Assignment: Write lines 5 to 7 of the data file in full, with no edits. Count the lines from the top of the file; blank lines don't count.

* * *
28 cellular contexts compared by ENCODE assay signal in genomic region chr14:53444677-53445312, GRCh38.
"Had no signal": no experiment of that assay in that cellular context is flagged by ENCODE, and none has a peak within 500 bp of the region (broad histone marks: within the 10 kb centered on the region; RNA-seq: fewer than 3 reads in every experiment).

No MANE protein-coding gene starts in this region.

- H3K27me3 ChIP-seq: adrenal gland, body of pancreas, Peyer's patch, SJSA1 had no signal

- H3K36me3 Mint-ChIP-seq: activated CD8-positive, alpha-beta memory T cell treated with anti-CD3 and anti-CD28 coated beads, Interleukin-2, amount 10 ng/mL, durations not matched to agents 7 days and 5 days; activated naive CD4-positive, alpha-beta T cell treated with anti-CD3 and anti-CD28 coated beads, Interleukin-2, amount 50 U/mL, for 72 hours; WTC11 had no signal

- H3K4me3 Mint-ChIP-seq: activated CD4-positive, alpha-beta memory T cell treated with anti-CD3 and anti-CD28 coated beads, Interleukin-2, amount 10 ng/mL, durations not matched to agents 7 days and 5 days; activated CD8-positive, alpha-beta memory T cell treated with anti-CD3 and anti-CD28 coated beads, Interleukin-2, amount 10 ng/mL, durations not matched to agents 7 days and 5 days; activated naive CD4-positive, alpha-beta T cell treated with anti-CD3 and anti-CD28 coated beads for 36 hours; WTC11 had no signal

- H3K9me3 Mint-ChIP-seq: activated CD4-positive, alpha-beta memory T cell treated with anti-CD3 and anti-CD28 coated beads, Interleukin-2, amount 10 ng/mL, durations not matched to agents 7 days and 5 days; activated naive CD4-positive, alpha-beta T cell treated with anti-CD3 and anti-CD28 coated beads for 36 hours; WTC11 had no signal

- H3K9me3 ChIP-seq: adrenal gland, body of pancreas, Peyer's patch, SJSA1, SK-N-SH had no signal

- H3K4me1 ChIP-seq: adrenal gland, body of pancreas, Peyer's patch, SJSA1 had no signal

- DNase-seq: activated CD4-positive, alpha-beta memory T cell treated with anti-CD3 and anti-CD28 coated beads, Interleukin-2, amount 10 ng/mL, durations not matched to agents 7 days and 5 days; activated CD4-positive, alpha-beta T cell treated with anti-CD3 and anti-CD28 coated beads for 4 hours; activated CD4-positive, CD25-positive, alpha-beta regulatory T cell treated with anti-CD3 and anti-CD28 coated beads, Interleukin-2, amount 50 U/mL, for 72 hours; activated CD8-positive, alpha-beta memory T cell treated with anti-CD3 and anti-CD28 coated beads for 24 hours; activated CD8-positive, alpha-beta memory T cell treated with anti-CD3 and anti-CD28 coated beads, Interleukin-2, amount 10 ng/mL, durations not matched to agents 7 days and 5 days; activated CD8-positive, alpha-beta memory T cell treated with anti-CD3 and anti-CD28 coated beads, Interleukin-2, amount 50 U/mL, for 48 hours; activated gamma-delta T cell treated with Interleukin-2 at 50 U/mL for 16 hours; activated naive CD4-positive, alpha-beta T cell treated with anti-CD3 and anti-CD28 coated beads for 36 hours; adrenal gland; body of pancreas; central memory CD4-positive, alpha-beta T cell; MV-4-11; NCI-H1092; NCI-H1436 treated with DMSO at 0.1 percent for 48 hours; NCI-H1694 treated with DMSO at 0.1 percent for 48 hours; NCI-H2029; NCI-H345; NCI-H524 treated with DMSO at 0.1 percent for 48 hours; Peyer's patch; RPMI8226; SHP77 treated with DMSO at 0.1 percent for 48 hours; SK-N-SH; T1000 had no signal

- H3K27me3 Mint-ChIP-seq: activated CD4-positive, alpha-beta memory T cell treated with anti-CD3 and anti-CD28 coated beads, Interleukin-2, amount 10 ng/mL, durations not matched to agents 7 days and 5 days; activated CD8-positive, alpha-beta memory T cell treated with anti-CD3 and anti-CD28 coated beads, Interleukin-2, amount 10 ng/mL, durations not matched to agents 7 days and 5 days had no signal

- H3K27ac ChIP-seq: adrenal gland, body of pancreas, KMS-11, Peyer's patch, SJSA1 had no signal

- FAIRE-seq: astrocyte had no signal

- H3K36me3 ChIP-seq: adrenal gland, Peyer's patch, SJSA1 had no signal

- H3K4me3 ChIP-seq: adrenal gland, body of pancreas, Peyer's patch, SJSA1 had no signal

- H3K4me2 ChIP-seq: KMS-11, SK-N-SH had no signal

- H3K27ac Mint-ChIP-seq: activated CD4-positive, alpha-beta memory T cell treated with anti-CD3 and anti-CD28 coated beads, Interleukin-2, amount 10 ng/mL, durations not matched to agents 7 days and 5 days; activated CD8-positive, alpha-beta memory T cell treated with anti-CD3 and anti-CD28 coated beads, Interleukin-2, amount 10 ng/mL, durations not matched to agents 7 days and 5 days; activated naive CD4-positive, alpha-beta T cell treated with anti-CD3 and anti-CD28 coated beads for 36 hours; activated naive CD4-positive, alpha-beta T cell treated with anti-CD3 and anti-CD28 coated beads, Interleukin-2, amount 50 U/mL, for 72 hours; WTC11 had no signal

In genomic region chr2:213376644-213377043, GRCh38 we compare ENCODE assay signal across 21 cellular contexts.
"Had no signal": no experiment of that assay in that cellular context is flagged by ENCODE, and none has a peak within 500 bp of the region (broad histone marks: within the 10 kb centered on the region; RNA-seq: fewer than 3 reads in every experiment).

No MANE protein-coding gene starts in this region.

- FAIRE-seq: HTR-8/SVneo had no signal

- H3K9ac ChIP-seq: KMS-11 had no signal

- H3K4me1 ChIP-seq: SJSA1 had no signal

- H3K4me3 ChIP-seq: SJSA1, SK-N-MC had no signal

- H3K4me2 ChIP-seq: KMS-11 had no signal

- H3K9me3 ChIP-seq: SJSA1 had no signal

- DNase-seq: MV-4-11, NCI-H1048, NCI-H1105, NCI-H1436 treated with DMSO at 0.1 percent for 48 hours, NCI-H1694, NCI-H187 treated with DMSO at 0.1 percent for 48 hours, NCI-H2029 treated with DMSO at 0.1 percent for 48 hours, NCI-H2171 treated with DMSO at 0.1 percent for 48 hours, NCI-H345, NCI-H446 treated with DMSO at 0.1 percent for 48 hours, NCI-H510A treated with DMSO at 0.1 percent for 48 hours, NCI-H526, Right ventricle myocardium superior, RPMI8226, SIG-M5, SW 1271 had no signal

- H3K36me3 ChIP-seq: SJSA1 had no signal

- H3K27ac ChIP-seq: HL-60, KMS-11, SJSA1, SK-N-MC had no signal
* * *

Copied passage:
- H3K36me3 Mint-ChIP-seq: activated CD8-positive, alpha-beta memory T cell treated with anti-CD3 and anti-CD28 coated beads, Interleukin-2, amount 10 ng/mL, durations not matched to agents 7 days and 5 days; activated naive CD4-positive, alpha-beta T cell treated with anti-CD3 and anti-CD28 coated beads, Interleukin-2, amount 50 U/mL, for 72 hours; WTC11 had no signal

- H3K4me3 Mint-ChIP-seq: activated CD4-positive, alpha-beta memory T cell treated with anti-CD3 and anti-CD28 coated beads, Interleukin-2, amount 10 ng/mL, durations not matched to agents 7 days and 5 days; activated CD8-positive, alpha-beta memory T cell treated with anti-CD3 and anti-CD28 coated beads, Interleukin-2, amount 10 ng/mL, durations not matched to agents 7 days and 5 days; activated naive CD4-positive, alpha-beta T cell treated with anti-CD3 and anti-CD28 coated beads for 36 hours; WTC11 had no signal

- H3K9me3 Mint-ChIP-seq: activated CD4-positive, alpha-beta memory T cell treated with anti-CD3 and anti-CD28 coated beads, Interleukin-2, amount 10 ng/mL, durations not matched to agents 7 days and 5 days; activated naive CD4-positive, alpha-beta T cell treated with anti-CD3 and anti-CD28 coated beads for 36 hours; WTC11 had no signal